Search the FAQ Archives

3 - A - B - C - D - E - F - G - H - I - J - K - L - M
N - O - P - Q - R - S - T - U - V - W - X - Y - Z
faqs.org - Internet FAQ Archives

(SR) Lorentz t', x' = Intervals
Section - 5. Single-system, little-purpose ambiguity.

( Single Page )
[ Usenet FAQs | Web FAQs | Documents | RFC Index | Sex offenders ]


Top Document: (SR) Lorentz t', x' = Intervals
Previous Document: 4. The 'just coordinates' argument
Next Document: 6. Relating two coordinate measures/systems.
See reader questions & answers on this topic! - Help others by sharing your knowledge
Since we're going to be comparing measurements on two
coordinate systems in the next section, let's go to
our supply cabinet and get our yard-stick (which we
use to measure things in inches) and our meter-stick
(which we use to measure things in centimeters).

Here, I'm getting mine. Oh! Oh!

There's an ant on mine, and he ... she ... sure is
hanging on, right at the 3.5 inch mark of the yard-
stick.

Let's see if I can wave the stick around enough that
she'll let go. Nope.

However, before I gave up I waved the stick and the
ant 'all over the place".

Always, however, the ant was at the 3.5" mark on the 
yard-stick, and always 3.5" away from the end of the
stick, however far and wide I have transported her.

Neither of those 3.5" facts means very much. Of the
two, the distance aspect meant almost nothing. So
the distance was 3.5" from the end. So what? That
length, distance, was not in use. And only maybe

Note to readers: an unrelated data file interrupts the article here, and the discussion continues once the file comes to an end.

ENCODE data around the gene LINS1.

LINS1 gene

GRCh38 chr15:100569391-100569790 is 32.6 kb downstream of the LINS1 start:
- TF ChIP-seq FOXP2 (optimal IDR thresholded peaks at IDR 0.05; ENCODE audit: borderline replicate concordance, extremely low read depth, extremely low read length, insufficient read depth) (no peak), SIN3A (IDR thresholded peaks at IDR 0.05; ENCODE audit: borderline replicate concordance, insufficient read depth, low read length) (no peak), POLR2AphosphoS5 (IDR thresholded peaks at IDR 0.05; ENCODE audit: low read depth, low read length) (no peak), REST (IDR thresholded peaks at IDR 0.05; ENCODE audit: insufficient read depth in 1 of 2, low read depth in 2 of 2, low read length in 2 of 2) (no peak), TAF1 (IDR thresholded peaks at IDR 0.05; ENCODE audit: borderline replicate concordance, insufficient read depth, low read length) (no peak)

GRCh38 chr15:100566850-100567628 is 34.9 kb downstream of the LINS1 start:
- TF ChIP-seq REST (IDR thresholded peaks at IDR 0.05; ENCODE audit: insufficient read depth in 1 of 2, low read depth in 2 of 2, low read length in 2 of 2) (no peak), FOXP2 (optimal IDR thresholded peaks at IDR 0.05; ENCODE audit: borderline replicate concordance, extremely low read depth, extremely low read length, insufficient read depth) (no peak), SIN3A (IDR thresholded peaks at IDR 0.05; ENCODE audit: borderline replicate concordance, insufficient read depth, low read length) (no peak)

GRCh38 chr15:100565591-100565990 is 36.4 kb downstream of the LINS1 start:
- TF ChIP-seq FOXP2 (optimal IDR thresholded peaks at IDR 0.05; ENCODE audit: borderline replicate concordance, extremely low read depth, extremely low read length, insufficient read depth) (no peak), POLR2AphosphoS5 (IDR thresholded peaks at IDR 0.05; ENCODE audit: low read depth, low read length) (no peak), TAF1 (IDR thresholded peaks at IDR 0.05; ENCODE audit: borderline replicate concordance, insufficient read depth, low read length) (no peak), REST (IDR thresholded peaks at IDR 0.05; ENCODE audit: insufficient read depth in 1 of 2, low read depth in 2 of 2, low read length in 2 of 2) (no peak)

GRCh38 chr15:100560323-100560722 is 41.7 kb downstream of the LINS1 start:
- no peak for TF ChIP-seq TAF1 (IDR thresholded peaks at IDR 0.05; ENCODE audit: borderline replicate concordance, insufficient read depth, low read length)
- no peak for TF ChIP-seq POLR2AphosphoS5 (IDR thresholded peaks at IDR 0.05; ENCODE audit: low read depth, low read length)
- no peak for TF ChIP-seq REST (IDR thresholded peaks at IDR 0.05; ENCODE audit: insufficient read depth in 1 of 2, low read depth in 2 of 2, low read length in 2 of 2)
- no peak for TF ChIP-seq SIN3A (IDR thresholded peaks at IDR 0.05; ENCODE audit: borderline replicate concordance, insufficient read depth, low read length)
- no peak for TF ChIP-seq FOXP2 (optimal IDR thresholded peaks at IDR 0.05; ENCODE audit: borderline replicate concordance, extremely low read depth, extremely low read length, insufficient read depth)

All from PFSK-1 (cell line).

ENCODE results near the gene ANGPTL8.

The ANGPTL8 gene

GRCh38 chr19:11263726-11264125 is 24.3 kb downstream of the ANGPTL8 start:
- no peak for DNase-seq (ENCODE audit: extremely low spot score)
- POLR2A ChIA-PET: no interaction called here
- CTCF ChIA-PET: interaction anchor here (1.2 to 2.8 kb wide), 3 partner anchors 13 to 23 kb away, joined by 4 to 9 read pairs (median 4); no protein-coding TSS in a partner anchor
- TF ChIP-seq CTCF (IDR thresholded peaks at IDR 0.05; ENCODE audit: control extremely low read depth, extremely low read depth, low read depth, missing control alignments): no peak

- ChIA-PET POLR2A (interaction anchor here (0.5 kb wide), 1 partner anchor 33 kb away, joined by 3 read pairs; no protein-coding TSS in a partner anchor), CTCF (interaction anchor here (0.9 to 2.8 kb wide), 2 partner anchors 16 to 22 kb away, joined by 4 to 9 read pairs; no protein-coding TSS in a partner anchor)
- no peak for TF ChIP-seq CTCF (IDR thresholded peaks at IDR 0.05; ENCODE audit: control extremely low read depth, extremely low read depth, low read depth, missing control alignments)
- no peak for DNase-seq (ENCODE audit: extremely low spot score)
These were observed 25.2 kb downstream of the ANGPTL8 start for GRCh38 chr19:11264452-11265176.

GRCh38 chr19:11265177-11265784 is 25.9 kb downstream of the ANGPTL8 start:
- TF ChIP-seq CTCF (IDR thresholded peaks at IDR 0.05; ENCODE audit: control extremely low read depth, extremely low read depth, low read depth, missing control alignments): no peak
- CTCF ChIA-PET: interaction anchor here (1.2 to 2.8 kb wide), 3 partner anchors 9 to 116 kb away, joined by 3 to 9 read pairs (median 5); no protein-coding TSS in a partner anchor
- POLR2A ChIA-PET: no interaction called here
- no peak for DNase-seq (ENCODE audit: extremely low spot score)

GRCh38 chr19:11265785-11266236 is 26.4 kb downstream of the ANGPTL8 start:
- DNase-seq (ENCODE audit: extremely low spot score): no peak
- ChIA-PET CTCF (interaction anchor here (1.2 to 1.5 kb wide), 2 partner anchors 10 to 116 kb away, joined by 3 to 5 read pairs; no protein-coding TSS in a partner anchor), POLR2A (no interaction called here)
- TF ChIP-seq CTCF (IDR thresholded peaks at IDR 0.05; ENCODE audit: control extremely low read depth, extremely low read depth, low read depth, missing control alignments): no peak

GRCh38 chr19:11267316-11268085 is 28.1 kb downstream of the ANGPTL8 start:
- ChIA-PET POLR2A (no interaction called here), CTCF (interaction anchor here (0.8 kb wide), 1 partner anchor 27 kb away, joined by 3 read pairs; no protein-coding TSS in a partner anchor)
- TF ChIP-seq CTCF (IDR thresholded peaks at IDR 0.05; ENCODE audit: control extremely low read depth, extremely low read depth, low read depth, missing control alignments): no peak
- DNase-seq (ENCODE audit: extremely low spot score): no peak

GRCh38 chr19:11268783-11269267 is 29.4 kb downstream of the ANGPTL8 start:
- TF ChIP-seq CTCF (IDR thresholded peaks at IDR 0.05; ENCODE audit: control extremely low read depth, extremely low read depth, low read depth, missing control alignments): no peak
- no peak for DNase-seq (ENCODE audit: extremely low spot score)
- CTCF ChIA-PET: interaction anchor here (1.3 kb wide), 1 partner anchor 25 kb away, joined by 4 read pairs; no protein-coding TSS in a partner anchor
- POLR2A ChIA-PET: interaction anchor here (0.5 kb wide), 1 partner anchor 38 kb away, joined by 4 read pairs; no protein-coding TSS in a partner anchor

the ant might have been concerned with just what
location, 'just coordinate', on the stick she was
at.

Just so with x and t.

So, is the 3.5" reading just a coordinate? Or a
distance/length?  It's ambiguous in and of itself,
and really makes no difference what you say until
you try to make use of the number. 

Hey, my address is 5047 Newton Street. If you
are looking for me and you're at 4120 Newton, it
is helpful information, because it tells you which
direction to go.  Is that 'just coordinate'? 

Where it really becomes useful, perhaps, is in
telling you how far away I am. That's not just
a coordinate value, that's a distance, length,
interval.

However, it is subtracting 4120 from 5047 that 
tells you which direction and how far. It is only 
because both 5047 and 4120 are distances from the 
same point - ANY same point - that the result means 
anything.

My x - my yardstick reading - is always a distance
or length; it is impossible to be otherwise with
an honest, competently designed yardstick.

Whether or not its reading is of good use in some 
particular scientific formula depends on whether 
I put the zero end of the yardstick at some useful
place. As in the introduction, we should either
put it at the starting location/end, or use two
readings from it: (x-x0).

User Contributions:

Comment about this article, ask questions, or add new information about this topic:

CAPTCHA




Top Document: (SR) Lorentz t', x' = Intervals
Previous Document: 4. The 'just coordinates' argument
Next Document: 6. Relating two coordinate measures/systems.

Single Page

[ Usenet FAQs | Web FAQs | Documents | RFC Index ]

Send corrections/additions to the FAQ Maintainer:
Thnktank@concentric.net (Eleaticus)





Last Update March 27 2014 @ 02:12 PM